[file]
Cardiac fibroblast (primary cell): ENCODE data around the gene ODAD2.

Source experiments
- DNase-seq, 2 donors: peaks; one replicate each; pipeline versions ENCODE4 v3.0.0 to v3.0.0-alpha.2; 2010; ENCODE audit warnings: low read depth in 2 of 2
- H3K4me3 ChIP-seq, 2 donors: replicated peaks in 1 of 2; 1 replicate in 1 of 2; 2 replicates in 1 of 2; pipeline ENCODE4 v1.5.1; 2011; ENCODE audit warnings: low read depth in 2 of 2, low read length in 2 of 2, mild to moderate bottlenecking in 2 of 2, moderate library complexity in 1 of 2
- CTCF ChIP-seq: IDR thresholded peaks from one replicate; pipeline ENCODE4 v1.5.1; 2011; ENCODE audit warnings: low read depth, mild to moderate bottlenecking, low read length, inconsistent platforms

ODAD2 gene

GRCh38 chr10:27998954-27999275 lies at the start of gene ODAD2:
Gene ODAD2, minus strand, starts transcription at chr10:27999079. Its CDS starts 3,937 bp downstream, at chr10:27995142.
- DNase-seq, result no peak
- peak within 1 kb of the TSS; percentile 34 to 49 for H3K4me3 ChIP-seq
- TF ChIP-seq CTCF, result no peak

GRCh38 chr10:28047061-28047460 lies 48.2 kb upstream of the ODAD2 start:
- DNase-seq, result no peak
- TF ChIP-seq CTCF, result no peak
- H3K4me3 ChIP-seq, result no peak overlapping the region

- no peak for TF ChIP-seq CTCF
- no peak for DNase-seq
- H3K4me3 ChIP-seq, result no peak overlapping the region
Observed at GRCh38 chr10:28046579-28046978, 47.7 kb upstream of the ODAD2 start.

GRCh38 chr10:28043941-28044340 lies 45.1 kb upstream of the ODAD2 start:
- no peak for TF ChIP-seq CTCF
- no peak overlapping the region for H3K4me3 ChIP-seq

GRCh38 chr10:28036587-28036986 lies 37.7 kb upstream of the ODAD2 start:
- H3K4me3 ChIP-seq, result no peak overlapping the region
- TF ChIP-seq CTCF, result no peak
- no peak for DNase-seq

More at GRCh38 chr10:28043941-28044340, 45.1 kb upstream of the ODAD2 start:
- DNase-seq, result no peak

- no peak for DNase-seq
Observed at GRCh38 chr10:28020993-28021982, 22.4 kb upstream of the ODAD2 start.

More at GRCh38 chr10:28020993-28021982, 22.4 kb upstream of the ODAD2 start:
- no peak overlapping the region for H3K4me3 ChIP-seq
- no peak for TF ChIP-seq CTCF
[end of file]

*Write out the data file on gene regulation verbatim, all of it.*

Cardiac fibroblast (primary cell): ENCODE data around the gene ODAD2.

Source experiments
- DNase-seq, 2 donors: peaks; one replicate each; pipeline versions ENCODE4 v3.0.0 to v3.0.0-alpha.2; 2010; ENCODE audit warnings: low read depth in 2 of 2
- H3K4me3 ChIP-seq, 2 donors: replicated peaks in 1 of 2; 1 replicate in 1 of 2; 2 replicates in 1 of 2; pipeline ENCODE4 v1.5.1; 2011; ENCODE audit warnings: low read depth in 2 of 2, low read length in 2 of 2, mild to moderate bottlenecking in 2 of 2, moderate library complexity in 1 of 2
- CTCF ChIP-seq: IDR thresholded peaks from one replicate; pipeline ENCODE4 v1.5.1; 2011; ENCODE audit warnings: low read depth, mild to moderate bottlenecking, low read length, inconsistent platforms

ODAD2 gene

GRCh38 chr10:27998954-27999275 lies at the start of gene ODAD2:
Gene ODAD2, minus strand, starts transcription at chr10:27999079. Its CDS starts 3,937 bp downstream, at chr10:27995142.
- DNase-seq, result no peak
- peak within 1 kb of the TSS; percentile 34 to 49 for H3K4me3 ChIP-seq
- TF ChIP-seq CTCF, result no peak

GRCh38 chr10:28047061-28047460 lies 48.2 kb upstream of the ODAD2 start:
- DNase-seq, result no peak
- TF ChIP-seq CTCF, result no peak
- H3K4me3 ChIP-seq, result no peak overlapping the region

- no peak for TF ChIP-seq CTCF
- no peak for DNase-seq
- H3K4me3 ChIP-seq, result no peak overlapping the region
Observed at GRCh38 chr10:28046579-28046978, 47.7 kb upstream of the ODAD2 start.

GRCh38 chr10:28043941-28044340 lies 45.1 kb upstream of the ODAD2 start:
- no peak for TF ChIP-seq CTCF
- no peak overlapping the region for H3K4me3 ChIP-seq

GRCh38 chr10:28036587-28036986 lies 37.7 kb upstream of the ODAD2 start:
- H3K4me3 ChIP-seq, result no peak overlapping the region
- TF ChIP-seq CTCF, result no peak
- no peak for DNase-seq

More at GRCh38 chr10:28043941-28044340, 45.1 kb upstream of the ODAD2 start:
- DNase-seq, result no peak

- no peak for DNase-seq
Observed at GRCh38 chr10:28020993-28021982, 22.4 kb upstream of the ODAD2 start.

More at GRCh38 chr10:28020993-28021982, 22.4 kb upstream of the ODAD2 start:
- no peak overlapping the region for H3K4me3 ChIP-seq
- no peak for TF ChIP-seq CTCF